When I was 20 years old, some neighbor kids brought me a baby gray squirrel to tend to. A local boy had shot the mother squirrel in her nest and all the other babies died except for this one. I was a Natural History major in college at the time, so I consulted with my professors about the best way to care for this feeble female newborn squirrel. I ended up feeding her a concoction of yogurt and mashed oatmeal from an eyedropper. She began to get stronger and to grow. Actually, by the time this squirrel was a year old, she was huge. She was bigger than a house cat.
I named her Bourgeois. I have no idea where that came from or why; I certainly didn’t speak French. I called her Boojie for short. I fell madly in love with this animal and cared for her as anyone would for their pet. My house, which was an old Grange Hall in Bradford at the time, became full of stashes of walnuts and cranberries under every pillow and in every crevice. When Boojie was extremely happy or startled, she would do a back flip straight up in the air. She was very playful and sometimes naughty—like when she would run up my body like a tree trunk and frantically dig in my head for no apparent reason.
I remember the time I took Boojie to Saint Louis to visit my girlfriend, Nancy, who used to be my freight train hopping partner. Boojie and I went to Missouri from New Hampshire on a BUS. I have no idea what I was thinking, but I hid Boojie in a fancy hatbox and off we went on an overnight bus ride. Boojie was pretty good until the middle of the night when she made it very clear she was getting pissed at being confined in such a small space for so long. It was quiet and dark on the bus, so I put Boojie on a leash and let her run back and forth up above on the luggage rack.
Unfortunately, a bleached-blonde woman in the seat in front of us woke up and saw what probably looked like a giant rat running above her head. This woman had on more eye-makeup than Tammy Faye Baker…which accented her eyeballs as they grew huge and she was about to scream. I quickly covered her mouth and told her that it was my pet. She looked at me like I was a freaking madwoman and she continued to track my girl’s movement out of the corner of her heavily mascara-caked eye—but she didn’t bust me by complaining to the driver.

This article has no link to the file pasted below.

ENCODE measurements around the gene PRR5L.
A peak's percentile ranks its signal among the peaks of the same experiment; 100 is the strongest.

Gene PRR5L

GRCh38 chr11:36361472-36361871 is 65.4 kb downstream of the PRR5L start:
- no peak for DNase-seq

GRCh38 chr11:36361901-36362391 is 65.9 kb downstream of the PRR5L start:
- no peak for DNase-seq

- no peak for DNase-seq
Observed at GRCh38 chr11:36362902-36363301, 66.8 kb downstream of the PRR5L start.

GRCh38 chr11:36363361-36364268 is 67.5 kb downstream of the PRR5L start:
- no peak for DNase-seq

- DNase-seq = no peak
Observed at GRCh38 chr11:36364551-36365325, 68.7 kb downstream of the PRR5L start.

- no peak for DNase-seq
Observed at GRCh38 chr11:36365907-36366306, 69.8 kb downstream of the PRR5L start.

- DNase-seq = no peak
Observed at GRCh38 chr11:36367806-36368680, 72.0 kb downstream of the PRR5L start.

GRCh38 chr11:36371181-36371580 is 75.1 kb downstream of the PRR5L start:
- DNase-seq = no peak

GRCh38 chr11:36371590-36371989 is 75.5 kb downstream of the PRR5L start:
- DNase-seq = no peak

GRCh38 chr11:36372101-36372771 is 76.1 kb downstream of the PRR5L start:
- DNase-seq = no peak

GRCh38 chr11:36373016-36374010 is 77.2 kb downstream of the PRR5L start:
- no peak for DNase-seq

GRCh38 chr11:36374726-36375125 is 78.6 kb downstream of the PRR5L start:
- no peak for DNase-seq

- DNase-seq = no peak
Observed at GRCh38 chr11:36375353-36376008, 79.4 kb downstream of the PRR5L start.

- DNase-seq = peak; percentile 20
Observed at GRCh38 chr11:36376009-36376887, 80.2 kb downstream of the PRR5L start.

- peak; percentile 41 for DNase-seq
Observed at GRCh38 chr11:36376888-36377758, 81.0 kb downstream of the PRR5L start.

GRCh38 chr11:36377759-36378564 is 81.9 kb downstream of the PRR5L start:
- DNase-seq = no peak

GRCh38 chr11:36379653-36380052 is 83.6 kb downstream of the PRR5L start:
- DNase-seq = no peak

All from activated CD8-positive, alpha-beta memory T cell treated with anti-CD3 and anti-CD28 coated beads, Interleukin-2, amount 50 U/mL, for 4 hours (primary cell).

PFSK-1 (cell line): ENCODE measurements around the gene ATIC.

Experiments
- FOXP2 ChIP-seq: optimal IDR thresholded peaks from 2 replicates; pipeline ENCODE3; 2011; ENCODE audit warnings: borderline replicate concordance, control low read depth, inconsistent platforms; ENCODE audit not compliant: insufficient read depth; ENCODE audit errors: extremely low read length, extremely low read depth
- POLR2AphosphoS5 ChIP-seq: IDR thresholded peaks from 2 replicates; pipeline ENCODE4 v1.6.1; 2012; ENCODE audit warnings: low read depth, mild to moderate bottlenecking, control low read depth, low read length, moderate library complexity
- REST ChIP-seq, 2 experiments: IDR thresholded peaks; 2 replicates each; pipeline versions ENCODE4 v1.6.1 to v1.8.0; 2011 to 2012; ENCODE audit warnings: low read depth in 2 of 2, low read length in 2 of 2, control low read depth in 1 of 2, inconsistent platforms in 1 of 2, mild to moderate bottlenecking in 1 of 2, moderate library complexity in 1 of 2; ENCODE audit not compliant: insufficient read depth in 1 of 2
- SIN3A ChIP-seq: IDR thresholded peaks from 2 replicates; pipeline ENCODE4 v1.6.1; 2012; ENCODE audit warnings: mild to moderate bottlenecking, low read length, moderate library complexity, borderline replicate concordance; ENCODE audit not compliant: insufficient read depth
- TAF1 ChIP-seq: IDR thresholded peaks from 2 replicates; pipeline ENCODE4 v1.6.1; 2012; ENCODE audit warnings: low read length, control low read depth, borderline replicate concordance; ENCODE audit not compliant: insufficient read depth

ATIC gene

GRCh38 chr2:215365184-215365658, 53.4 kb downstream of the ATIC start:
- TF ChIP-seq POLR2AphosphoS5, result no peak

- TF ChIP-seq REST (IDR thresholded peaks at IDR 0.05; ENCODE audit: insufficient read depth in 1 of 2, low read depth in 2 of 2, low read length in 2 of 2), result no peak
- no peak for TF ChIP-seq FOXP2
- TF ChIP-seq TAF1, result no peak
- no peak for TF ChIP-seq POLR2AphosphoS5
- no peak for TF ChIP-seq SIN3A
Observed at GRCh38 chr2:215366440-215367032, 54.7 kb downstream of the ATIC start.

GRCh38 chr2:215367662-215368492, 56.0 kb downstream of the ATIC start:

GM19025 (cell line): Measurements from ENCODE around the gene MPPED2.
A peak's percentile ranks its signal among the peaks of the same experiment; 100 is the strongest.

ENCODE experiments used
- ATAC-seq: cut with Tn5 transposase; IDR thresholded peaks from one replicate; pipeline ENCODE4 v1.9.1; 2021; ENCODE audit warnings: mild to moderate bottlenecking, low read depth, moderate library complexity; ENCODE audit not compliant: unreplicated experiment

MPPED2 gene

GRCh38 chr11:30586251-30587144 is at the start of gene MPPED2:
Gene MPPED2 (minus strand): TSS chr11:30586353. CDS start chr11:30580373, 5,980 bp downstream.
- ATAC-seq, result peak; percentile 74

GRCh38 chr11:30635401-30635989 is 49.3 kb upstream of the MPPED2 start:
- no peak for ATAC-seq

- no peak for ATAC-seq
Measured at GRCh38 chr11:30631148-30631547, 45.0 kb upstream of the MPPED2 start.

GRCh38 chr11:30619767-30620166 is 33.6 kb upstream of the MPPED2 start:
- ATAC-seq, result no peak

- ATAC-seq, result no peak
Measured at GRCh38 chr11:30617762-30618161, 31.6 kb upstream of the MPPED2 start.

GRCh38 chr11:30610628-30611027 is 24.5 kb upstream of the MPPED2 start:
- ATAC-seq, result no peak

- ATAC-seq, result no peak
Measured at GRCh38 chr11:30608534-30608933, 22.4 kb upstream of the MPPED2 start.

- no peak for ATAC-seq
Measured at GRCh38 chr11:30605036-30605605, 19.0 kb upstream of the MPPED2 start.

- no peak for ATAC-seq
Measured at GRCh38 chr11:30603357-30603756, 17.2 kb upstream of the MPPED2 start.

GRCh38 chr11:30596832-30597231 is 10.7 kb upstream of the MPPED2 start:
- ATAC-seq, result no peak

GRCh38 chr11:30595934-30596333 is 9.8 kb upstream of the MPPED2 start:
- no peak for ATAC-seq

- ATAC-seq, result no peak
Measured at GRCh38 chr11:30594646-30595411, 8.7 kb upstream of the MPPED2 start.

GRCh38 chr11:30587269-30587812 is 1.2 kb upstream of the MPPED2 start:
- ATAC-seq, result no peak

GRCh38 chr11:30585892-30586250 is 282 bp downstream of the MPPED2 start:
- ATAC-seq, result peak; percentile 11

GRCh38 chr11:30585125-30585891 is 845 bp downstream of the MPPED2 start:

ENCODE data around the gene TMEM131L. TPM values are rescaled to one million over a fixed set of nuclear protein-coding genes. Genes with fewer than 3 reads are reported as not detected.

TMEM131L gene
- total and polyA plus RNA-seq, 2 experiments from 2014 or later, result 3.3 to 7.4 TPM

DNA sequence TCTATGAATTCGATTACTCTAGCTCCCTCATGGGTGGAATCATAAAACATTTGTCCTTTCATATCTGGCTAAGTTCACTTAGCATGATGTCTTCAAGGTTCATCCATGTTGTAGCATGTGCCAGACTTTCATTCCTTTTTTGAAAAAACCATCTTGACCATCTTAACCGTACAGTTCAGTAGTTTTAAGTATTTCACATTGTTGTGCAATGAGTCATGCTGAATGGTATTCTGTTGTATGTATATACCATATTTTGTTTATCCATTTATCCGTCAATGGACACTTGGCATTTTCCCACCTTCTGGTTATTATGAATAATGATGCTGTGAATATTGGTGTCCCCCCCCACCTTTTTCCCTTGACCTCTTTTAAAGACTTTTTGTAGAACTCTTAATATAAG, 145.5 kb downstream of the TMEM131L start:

When we got to Saint Louis, the city was experiencing a deadly heat wave. I was assigned to stay in the third floor garret apartment of Nancy’s parents’ brick house. It was so stifling hot up there that I spent a great deal of the time soaking in a large claw foot bathtub, drinking gin and tonics. Boojie was so hot she got peevish and growly. I gave her ice cubes, which she would lick and then turn the cube around and around in her paws like she did with walnuts. She loved those ice cubes. She loved them so much that she stashed them all under a pillow.
Boojie spent a lot of the time lying—spread-eagled—next to me along the cool porcelain rim of the tub. She was panting. Me too. We were from New England, so this sultry heat was kicking the snot out of us both. When Booj got too hot she ran to the pillow to retrieve her ice cubes. She dug further under the pillow, and when she discovered they were gone she turned to me and started chattering at me full blast with what I can only imagine were the worse cuss words that a squirrel could come up with. When I started laughing at her, that only made her madder. She was ripshit. She ran back and glared at my glass, which was full of the ice cubes that she knew I had stolen from her. It was the only time I was actually afraid that she might bite me.
When Boojie reached sexual maturity she got bitchy and moody—like any other pubescent female. She started hibernating in the fiberglass insulation in the attic of the Grange. She got testy and screamed at me when I pulled her down—kind of equivalent, I guess, to a 14 year old girl calling you an asshole and slamming the door to her bedroom and staying in there for days. It was when Boojie started chewing the electrical wiring that I admitted she was depressed and needed to be re-introduced into the wild.
I re-introduced her slowly. I had a little land-locked cabin in Newbury that overlooked the backside of Mount Sunapee. I took Boojie there and we camped out for the remainder of the summer into early fall. We took long walks in the woods. At first Boojie stayed pretty close to me, running high above in the trees but always coming when I called. Then I left her for a few days at a time. Every time I returned I would call to her, and within a few minutes a huge gray squirrel would gleefully pounce on my shoulder, sniffing my neck in greeting. It was breaking my heart, but I knew that she was adapting well.
The waiting time it took for her to return to me got longer and longer and longer—until, finally, she didn’t return at all.
Excerpt from Bad Beaver Tales: Love and Life in Downeast Maine by Carol Leonard, 2018